Along with monthly premiums for Part B, Parts A and B both include cost-sharing, meaning you will be responsible for a portion of your medical bills after Medicare pays its share based on your plan. Medicare Advantage, which is sold through private companies, also costs money, and amounts vary by plan. Part D prescription drug coverage includes a monthly premium and cost-sharing as well. Bottom line: Medicare isn’t free.
#5 – Medicare covers all of your healthcare services.
No health insurance plan will cover 100 percent of your medical care, and Medicare is no exception. Original Medicare covers many services related to hospital and skilled nursing care (Part A) and medical care (Part B). Trips to the doctor, hospitalization, annual wellness screenings, lab testing, durable medical equipment and other types of essential health benefits are also covered since these services are mandated by the Affordable Care Act.
But there are gaps in coverage that you would need to supplement with a Medigap policy, Part D prescription drug coverage or a Medicare Advantage plan. Traditional Medicare does not cover things like long-term (custodial) care, eye exams for prescriptions, cosmetic surgery, routine foot care or acupuncture. Dental care, including dentures, and hearing aids and hearing aid exams are also notable exclusions from original Medicare.
Don’t assume that your Medicare plan covers all of the services that you’ll need, particularly if you’re enrolled in original Medicare. Evaluate your needs ahead of time so you can put the right coverage in place. Otherwise, you’ll have to pay for uncovered benefits completely out of pocket.
#6 – You don’t have to worry about Medicare if you have a marketplace plan.
This is an important fact to get right. If you’re eligible for Medicare but you’ve chosen not to sign up because you have a plan through an Obamacare marketplace, there are some things you need to know.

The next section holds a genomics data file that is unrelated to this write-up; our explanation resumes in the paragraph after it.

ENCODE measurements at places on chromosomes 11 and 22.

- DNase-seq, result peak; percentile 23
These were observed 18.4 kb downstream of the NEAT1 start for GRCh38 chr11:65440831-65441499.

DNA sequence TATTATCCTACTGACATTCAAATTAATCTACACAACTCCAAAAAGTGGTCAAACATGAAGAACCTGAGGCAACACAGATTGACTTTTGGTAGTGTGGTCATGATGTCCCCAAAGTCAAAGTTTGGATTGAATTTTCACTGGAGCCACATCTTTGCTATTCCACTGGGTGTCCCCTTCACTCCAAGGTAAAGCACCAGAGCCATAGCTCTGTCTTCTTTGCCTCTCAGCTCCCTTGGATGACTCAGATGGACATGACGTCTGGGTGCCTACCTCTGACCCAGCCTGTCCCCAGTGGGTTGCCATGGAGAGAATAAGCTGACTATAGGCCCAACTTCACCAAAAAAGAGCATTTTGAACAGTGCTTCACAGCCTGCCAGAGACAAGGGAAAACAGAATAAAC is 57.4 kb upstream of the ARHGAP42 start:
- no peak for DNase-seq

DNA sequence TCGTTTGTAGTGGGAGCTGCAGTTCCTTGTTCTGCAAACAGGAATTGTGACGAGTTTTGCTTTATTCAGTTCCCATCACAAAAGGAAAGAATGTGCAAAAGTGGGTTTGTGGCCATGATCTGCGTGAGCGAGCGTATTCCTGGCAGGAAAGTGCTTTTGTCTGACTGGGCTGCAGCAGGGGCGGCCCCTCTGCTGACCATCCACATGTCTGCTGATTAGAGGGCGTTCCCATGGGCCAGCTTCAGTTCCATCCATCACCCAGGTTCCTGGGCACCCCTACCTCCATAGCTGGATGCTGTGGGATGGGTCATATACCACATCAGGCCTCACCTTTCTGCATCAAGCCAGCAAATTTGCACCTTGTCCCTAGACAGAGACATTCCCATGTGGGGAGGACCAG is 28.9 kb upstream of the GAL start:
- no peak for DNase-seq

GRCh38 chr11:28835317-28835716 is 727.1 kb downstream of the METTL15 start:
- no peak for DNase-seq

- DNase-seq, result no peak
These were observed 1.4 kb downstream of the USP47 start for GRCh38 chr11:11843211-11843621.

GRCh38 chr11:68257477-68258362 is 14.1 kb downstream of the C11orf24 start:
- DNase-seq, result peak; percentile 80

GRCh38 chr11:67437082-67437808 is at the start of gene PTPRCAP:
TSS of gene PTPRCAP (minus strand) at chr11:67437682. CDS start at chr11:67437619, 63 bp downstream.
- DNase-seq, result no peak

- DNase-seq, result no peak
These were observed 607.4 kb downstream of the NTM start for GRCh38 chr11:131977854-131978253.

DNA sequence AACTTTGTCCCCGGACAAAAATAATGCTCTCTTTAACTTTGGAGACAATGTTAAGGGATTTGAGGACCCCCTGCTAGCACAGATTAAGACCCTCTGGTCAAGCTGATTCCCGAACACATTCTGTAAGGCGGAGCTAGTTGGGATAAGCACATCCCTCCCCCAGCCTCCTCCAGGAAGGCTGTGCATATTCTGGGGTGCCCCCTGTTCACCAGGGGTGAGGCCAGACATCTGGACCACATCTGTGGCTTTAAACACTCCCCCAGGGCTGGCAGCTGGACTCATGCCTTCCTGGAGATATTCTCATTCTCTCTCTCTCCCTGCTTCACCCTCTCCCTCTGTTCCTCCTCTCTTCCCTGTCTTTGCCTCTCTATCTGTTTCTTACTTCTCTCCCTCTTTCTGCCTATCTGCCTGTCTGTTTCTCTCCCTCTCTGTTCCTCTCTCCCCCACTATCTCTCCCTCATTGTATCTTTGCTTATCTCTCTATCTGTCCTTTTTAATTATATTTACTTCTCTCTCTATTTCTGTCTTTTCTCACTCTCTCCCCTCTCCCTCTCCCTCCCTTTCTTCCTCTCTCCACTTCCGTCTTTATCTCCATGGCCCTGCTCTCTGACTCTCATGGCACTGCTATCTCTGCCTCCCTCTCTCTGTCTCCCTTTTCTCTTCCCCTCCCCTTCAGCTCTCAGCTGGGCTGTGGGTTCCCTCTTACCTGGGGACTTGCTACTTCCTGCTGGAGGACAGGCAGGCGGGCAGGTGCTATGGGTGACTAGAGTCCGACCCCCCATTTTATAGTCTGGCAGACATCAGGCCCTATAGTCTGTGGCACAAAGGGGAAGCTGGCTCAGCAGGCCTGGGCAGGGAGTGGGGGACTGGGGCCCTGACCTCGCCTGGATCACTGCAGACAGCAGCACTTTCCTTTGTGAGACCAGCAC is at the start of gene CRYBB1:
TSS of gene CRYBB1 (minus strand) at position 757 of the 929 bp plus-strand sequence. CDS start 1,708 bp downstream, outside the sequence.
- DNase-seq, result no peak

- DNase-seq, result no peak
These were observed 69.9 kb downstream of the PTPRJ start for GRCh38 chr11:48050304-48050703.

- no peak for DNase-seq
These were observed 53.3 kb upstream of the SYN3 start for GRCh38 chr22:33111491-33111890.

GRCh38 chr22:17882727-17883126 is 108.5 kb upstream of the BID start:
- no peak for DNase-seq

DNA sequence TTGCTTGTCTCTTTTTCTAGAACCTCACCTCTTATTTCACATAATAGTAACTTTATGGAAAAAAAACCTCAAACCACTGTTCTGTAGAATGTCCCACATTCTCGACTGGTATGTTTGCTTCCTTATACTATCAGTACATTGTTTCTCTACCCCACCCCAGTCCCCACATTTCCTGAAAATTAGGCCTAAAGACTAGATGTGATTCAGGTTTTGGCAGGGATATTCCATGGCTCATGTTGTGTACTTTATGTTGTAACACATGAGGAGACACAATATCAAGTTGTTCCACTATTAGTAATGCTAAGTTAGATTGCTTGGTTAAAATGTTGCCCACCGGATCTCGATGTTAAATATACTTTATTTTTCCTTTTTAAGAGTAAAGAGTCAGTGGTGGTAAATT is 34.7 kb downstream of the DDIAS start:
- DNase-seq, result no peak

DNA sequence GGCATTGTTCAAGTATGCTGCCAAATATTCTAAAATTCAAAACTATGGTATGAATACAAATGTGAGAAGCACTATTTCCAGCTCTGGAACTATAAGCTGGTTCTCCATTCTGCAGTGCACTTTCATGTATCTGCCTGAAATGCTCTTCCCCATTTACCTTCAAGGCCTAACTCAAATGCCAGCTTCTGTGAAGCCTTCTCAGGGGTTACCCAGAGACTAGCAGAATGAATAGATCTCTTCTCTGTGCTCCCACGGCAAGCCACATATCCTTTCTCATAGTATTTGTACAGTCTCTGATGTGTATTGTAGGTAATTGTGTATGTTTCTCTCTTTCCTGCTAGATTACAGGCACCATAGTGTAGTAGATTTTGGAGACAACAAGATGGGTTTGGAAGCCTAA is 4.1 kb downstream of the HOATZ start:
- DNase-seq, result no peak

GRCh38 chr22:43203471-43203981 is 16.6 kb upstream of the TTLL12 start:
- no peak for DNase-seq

- Marketplace enrollees who are eligible for Medicare cannot get tax subsidies to reduce the cost of monthly premiums. Once you’re eligible for Medicare, you will stop receiving subsidies. This could make your monthly premiums for the exchange plan unaffordable.
- Your health insurance company could deny claims if you’re eligible for Medicare because they deem certain services as Medicare’s responsibility.
- If you decide to enroll in Medicare after your eligibility window closes, you may be charged penalty fees – and some penalties last for as long as you have Medicare. Having a marketplace plan does not excuse you from the penalty fees associated with late enrollment.
This latter point is a big concern, to the point that Medicare is addressing the problem this summer. Thousands of seniors miss their initial eligibility window each year, but officials and consumer advocates are concerned that part of the reason is that people assume that having a marketplace plan will prevent them from incurring fees if they enroll in Medicare after the fact. This isn’t true. Unless you have job-sponsored coverage or approved special circumstances, you must enroll in Medicare during your initial eligibility if you want to avoid paying fees later.
Earlier this year, Medicare implemented a waiver program for people who didn’t sign up for Medicare when they could because they erroneously believed that their marketplace coverage would protect them from fees if they signed up later. The deadline to apply for a waiver from penalty fees and the late enrollment waiting period was September 30.
One important thing to note is that while insurers can – and are required to – cancel the subsidies for your marketplace plan once you become eligible for Medicare, they are prohibited from canceling your coverage. That means you could be charged the higher, unsubsidized premium once you become eligible for Medicare. If you have a marketplace plan and you reach Medicare eligibility, talk to a health insurer adviser about your options.
#7 – Medicare is bankrupt or going bankrupt.
You may have heard that Medicare is out of money. Rest assured that it’s not – at least not yet. It is true that a portion of original Medicare’s finances are in trouble, especially if the government doesn’t implement appropriate changes to funding, taxation or benefits soon. But the program itself is far from bankrupt. In 2015, the Medicare Hospital Insurance Trust Fund had a balance of $197.3 billion. That same year, expenditures hit nearly $279 million, most of which got funded through payroll taxes and interest on the fund itself. Medicare only had to take $3.5 billion from the reserves to cover the deficit.